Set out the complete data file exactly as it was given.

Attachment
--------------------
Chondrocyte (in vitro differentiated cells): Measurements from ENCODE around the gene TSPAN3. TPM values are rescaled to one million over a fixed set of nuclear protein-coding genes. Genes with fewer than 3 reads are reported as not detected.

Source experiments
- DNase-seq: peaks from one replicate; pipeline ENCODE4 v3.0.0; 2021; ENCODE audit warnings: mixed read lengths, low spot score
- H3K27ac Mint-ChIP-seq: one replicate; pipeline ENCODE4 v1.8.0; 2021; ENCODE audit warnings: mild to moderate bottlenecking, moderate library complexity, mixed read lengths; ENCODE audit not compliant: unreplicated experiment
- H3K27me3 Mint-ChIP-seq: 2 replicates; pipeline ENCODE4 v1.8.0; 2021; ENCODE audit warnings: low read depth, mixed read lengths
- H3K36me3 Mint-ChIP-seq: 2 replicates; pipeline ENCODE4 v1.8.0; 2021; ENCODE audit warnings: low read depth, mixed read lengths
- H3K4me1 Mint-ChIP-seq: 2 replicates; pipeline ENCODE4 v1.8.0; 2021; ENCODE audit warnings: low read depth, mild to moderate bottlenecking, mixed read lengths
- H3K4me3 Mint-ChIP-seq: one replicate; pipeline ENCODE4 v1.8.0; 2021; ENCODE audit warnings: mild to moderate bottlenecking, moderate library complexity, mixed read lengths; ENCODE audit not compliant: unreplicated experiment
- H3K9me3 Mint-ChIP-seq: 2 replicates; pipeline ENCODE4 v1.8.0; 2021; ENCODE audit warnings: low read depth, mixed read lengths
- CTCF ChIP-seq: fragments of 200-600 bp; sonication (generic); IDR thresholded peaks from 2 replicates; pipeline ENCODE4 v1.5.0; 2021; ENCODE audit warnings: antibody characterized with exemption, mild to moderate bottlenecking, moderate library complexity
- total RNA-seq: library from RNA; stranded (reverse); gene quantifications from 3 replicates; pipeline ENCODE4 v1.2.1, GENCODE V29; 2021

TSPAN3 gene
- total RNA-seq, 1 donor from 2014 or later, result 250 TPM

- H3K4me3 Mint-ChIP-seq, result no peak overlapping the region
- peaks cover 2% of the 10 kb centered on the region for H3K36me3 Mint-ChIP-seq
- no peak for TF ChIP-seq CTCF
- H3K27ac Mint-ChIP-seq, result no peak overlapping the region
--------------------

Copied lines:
Chondrocyte (in vitro differentiated cells): Measurements from ENCODE around the gene TSPAN3. TPM values are rescaled to one million over a fixed set of nuclear protein-coding genes. Genes with fewer than 3 reads are reported as not detected.

Source experiments
- DNase-seq: peaks from one replicate; pipeline ENCODE4 v3.0.0; 2021; ENCODE audit warnings: mixed read lengths, low spot score
- H3K27ac Mint-ChIP-seq: one replicate; pipeline ENCODE4 v1.8.0; 2021; ENCODE audit warnings: mild to moderate bottlenecking, moderate library complexity, mixed read lengths; ENCODE audit not compliant: unreplicated experiment
- H3K27me3 Mint-ChIP-seq: 2 replicates; pipeline ENCODE4 v1.8.0; 2021; ENCODE audit warnings: low read depth, mixed read lengths
- H3K36me3 Mint-ChIP-seq: 2 replicates; pipeline ENCODE4 v1.8.0; 2021; ENCODE audit warnings: low read depth, mixed read lengths
- H3K4me1 Mint-ChIP-seq: 2 replicates; pipeline ENCODE4 v1.8.0; 2021; ENCODE audit warnings: low read depth, mild to moderate bottlenecking, mixed read lengths
- H3K4me3 Mint-ChIP-seq: one replicate; pipeline ENCODE4 v1.8.0; 2021; ENCODE audit warnings: mild to moderate bottlenecking, moderate library complexity, mixed read lengths; ENCODE audit not compliant: unreplicated experiment
- H3K9me3 Mint-ChIP-seq: 2 replicates; pipeline ENCODE4 v1.8.0; 2021; ENCODE audit warnings: low read depth, mixed read lengths
- CTCF ChIP-seq: fragments of 200-600 bp; sonication (generic); IDR thresholded peaks from 2 replicates; pipeline ENCODE4 v1.5.0; 2021; ENCODE audit warnings: antibody characterized with exemption, mild to moderate bottlenecking, moderate library complexity
- total RNA-seq: library from RNA; stranded (reverse); gene quantifications from 3 replicates; pipeline ENCODE4 v1.2.1, GENCODE V29; 2021

TSPAN3 gene
- total RNA-seq, 1 donor from 2014 or later, result 250 TPM

- H3K4me3 Mint-ChIP-seq, result no peak overlapping the region
- peaks cover 2% of the 10 kb centered on the region for H3K36me3 Mint-ChIP-seq
- no peak for TF ChIP-seq CTCF
- H3K27ac Mint-ChIP-seq, result no peak overlapping the region